As shown in FIG. 4, in another preferred embodiment, the present invention is a method for controlling the flow of such a two-phase mixture of a liquid and its vapor, by introducing the mixture into a separation chamber 100, or standpipe, in which the force of gravity separates the liquid 30 and vapor 20 components according to their densities, and then regulating the flow of each component via separate outlets 50 and 40 from the standpipe 100.

In some designs, the liquid outlet 50 may be from the bottom of the standpipe 100 (where the liquid collects), and the column of liquid 30 in the standpipe 100 and its liquid outlet 50 may be of sufficient height to produce, at the bottom of the column, a static pressure sufficient to preclude vapor formation (flashing) in the flow measurement device and other devices upstream of the flow control device 60 due to the pressure loss across the devices, i.e., the height of the liquid column multiplied by the liquid density and the acceleration of gravity (ρgh) is greater than the dynamic pressure loss resulting from the flow of the liquid 30 from the standpipe 100 and through the devices upstream of the flow control device 60.

The control algorithm for the embodiment of FIG. 4 may include both continuously measuring the flow of liquid 30 from the standpipe 100, and controlling the flow according to the demand from a downstream process using a flow control valve 60. The flow of vapor 20 from the standpipe 100 preferably also is regulated to control the liquid level in the standpipe 100 by means of continuous measurement of the liquid level in the standpipe 100, an automatic control valve 70 downstream from the vapor outlet 40, and a feedback control loop.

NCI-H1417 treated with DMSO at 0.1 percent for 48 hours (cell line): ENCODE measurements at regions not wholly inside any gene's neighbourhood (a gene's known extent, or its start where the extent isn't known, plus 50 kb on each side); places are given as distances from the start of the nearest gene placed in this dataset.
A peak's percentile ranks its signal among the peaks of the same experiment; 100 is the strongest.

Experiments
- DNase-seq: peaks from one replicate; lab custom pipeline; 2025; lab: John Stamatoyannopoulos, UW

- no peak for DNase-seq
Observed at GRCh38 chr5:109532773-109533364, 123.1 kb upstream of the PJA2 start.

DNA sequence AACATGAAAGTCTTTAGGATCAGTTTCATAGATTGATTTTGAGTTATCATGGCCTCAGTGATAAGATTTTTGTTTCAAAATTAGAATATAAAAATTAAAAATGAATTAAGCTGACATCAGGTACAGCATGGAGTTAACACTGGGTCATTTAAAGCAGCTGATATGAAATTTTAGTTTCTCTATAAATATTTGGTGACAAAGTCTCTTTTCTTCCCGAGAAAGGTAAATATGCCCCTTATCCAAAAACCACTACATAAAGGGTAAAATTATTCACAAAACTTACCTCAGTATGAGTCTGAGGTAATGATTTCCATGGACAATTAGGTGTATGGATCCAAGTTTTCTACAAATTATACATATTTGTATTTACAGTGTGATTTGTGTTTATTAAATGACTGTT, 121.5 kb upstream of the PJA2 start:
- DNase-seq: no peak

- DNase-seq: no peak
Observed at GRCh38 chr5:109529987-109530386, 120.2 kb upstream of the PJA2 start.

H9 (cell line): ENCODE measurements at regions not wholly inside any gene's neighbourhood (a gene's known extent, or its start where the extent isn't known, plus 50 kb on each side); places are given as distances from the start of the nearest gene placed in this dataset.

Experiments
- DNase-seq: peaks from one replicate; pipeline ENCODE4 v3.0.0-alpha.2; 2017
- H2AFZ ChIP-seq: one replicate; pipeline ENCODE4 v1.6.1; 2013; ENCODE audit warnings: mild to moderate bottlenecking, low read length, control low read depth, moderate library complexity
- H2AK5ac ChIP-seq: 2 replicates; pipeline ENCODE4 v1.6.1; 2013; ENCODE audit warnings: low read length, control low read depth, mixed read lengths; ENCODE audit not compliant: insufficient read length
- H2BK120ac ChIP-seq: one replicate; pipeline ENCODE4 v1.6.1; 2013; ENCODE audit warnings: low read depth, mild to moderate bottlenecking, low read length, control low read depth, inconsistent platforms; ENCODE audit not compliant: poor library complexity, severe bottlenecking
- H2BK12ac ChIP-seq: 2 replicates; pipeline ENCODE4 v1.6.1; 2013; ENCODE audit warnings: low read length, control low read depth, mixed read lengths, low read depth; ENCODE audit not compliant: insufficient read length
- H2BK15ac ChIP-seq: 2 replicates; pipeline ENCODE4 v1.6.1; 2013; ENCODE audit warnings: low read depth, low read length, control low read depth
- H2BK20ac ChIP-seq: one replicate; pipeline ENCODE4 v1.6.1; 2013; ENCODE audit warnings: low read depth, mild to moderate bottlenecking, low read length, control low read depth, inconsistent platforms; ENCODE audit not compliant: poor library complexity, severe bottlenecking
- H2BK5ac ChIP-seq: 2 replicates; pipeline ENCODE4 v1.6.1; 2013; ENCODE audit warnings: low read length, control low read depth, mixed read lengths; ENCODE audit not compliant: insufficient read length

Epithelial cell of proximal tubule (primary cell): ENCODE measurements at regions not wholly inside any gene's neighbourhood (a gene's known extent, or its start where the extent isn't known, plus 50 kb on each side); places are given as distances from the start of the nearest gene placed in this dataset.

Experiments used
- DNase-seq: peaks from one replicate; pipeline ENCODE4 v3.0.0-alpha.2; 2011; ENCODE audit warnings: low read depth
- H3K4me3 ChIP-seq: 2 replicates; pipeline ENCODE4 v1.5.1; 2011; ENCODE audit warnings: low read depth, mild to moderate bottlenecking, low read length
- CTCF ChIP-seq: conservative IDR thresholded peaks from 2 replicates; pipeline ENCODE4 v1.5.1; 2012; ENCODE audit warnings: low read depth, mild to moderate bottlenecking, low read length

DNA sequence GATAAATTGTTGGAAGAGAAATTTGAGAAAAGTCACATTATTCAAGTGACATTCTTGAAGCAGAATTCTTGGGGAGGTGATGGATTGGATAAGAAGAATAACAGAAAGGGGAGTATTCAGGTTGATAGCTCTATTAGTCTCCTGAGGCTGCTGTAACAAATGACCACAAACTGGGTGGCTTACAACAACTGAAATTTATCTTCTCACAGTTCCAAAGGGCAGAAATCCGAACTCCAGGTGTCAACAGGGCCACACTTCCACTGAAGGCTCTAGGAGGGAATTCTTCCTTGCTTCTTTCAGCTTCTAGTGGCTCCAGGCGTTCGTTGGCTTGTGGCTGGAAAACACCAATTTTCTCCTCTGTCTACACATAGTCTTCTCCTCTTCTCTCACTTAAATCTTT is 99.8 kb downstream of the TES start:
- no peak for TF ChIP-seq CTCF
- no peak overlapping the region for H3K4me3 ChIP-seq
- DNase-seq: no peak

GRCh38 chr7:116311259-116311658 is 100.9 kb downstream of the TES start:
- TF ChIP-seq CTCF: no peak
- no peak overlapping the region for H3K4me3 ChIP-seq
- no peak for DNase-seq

In another embodiment, as shown in FIG. 5, the control algorithm may include a cascaded control loop utilizing a plurality of control parameters, such as, a pressure at or near the inlet 80 or the liquid outlet 50. This preferred embodiment of the present invention has been demonstrated to provide more stable performance in some cases. The pressure at or near the inlet 80 may be calculated using the pressure in the storage tank 90 minus the pressure loss between the tank 90 and the standpipe 100. The pressure of the tank 90 may be regulated using various standard techniques known in the art, such as, without limitation, adjusting the temperature of the composition/liquid in the tank 90. The pressure loss between the tank 90 and the standpipe 100 may primarily be the result of the difference in elevation of the two vessels. In one embodiment of the present invention, the standpipe 100 may be located above the storage tank 90 so there is a static pressure difference (ρgh) between them. There is also some frictional pressure loss, although it may be negligible under various operating conditions.